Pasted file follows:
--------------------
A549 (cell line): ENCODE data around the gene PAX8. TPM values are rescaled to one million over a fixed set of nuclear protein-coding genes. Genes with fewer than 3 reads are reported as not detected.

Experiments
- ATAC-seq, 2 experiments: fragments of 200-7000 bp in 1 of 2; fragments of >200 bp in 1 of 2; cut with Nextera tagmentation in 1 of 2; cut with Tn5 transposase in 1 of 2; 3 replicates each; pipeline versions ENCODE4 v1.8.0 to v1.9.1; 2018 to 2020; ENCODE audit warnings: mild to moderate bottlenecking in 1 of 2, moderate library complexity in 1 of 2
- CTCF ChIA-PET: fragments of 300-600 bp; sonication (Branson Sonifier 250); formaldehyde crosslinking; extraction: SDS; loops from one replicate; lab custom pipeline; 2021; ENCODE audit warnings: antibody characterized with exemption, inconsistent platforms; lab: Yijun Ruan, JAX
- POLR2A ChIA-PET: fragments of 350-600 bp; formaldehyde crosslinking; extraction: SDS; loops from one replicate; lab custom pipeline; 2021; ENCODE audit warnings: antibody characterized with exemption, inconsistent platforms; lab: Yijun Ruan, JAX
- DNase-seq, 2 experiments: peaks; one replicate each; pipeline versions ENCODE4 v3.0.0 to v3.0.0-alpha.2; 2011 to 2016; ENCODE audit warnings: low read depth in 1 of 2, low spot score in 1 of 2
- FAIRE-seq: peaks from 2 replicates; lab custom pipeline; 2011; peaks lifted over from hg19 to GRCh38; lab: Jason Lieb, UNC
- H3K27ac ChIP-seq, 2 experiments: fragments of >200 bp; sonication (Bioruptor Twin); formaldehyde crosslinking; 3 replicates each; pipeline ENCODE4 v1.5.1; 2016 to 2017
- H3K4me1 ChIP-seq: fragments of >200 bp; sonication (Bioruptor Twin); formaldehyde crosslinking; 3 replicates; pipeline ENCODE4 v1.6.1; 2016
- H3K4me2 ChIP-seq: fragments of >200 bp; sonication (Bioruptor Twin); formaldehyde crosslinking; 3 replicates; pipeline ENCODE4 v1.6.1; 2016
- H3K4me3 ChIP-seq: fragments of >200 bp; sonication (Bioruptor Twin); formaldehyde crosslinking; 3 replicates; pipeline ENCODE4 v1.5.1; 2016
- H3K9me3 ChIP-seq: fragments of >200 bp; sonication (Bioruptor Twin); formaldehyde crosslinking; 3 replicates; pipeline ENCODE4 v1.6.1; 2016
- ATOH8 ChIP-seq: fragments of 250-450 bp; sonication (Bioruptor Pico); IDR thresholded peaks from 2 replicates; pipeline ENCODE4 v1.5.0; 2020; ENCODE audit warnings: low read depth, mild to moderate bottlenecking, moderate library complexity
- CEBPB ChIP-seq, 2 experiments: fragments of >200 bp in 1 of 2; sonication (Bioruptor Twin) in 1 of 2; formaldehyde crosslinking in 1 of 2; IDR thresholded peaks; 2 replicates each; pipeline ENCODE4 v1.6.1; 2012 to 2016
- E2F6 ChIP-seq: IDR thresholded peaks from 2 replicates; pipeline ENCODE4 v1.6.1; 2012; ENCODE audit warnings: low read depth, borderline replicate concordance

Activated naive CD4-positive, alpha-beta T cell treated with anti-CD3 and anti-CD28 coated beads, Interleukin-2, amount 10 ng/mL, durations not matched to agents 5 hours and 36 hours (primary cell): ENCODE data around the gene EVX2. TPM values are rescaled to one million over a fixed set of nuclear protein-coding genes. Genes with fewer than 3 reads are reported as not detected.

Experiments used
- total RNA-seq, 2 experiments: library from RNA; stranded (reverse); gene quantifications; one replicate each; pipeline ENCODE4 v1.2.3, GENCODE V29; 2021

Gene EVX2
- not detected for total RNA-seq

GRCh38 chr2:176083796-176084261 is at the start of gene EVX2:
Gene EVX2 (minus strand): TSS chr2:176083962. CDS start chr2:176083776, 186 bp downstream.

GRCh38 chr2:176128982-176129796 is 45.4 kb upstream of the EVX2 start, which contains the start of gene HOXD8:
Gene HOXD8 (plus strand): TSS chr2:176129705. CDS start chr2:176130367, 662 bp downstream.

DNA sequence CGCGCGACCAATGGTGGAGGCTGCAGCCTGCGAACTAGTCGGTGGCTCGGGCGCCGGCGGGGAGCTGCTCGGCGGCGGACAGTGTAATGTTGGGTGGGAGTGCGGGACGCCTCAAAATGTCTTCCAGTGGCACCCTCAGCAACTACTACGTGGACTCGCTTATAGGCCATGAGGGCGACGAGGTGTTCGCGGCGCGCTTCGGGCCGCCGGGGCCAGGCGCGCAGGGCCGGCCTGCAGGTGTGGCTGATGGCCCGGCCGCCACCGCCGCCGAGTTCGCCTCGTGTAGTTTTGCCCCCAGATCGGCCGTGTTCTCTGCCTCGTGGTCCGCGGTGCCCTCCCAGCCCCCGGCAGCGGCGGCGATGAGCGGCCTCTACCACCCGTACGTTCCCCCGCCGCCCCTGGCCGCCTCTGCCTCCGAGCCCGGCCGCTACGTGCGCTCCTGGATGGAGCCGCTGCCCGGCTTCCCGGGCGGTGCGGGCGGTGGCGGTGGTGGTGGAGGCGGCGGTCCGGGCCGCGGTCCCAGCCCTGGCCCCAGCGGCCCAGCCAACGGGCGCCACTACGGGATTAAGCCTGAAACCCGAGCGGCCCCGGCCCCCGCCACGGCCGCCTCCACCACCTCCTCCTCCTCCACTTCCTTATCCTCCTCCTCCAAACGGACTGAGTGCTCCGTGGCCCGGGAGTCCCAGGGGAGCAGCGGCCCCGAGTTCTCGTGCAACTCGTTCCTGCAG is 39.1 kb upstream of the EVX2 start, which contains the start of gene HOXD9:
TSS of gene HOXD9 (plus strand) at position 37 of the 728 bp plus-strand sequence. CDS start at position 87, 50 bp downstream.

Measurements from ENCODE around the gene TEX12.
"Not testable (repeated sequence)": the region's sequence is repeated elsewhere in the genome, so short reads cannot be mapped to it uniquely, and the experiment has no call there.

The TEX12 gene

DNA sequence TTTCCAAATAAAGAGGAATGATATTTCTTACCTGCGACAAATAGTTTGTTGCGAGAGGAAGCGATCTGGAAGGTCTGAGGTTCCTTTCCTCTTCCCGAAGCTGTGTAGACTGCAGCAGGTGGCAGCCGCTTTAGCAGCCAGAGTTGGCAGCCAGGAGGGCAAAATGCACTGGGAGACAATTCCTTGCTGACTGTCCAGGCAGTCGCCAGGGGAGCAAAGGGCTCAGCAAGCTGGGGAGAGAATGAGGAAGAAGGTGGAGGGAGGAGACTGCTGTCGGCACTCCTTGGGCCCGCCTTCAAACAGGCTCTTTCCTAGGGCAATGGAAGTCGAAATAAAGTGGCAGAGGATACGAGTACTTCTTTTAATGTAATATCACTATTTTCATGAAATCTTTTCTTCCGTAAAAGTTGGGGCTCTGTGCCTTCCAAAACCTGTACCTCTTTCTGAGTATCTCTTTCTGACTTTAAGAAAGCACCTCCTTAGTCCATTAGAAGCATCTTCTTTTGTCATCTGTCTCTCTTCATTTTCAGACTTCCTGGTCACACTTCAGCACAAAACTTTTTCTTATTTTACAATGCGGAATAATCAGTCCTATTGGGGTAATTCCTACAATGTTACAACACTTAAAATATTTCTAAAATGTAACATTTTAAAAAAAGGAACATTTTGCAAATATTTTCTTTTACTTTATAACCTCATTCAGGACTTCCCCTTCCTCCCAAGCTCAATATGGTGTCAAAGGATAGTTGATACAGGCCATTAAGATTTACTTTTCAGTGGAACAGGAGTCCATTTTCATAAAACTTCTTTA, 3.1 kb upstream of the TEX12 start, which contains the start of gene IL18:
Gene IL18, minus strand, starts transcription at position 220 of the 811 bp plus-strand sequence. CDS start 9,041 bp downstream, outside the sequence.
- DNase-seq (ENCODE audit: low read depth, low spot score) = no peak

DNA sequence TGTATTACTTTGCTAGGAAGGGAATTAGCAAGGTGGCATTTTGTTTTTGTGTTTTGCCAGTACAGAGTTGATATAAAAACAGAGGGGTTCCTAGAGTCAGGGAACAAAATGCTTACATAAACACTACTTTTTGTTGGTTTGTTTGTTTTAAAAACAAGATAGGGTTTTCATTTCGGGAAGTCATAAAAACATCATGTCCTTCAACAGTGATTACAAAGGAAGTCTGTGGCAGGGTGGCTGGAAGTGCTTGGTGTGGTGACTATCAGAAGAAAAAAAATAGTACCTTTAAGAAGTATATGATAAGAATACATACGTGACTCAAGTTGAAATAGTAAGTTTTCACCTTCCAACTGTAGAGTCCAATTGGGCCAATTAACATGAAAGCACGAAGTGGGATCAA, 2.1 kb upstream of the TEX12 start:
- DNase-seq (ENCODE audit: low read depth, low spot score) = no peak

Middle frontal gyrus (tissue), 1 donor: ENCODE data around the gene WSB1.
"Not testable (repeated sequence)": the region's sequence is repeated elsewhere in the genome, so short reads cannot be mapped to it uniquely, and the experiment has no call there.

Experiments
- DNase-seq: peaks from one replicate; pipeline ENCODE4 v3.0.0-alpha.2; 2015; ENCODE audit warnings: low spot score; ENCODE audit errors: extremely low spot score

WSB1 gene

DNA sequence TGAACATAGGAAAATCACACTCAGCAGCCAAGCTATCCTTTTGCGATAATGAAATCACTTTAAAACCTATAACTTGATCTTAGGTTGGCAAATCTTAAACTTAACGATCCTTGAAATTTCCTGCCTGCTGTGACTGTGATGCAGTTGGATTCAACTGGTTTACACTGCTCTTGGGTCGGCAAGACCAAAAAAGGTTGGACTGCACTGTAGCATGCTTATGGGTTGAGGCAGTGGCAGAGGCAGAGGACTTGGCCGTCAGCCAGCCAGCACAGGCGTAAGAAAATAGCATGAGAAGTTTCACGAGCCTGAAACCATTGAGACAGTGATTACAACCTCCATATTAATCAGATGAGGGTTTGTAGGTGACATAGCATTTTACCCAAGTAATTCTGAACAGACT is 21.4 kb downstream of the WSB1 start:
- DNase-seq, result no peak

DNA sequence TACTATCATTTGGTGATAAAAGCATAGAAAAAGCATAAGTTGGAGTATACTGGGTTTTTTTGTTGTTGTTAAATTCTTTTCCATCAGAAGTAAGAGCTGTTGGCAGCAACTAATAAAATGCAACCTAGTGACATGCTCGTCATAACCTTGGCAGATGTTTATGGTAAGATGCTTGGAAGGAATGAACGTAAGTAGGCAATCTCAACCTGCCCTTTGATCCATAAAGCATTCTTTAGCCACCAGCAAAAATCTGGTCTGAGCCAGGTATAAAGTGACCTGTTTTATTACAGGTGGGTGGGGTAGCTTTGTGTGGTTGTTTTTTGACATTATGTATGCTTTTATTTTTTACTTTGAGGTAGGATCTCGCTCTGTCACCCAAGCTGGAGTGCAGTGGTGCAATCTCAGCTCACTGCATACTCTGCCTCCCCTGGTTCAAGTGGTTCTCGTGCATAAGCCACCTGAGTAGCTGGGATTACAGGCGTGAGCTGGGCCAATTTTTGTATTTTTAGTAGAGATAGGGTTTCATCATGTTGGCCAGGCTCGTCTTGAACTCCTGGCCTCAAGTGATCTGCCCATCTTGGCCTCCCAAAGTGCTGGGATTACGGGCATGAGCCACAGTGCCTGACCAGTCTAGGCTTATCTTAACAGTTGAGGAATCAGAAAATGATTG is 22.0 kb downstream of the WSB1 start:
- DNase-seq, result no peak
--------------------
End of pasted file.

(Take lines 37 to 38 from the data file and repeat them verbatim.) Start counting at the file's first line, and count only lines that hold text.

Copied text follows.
Experiments
- DNase-seq: peaks from one replicate; pipeline ENCODE4 v3.0.0-alpha.2; 2015; ENCODE audit warnings: low spot score; ENCODE audit errors: extremely low spot score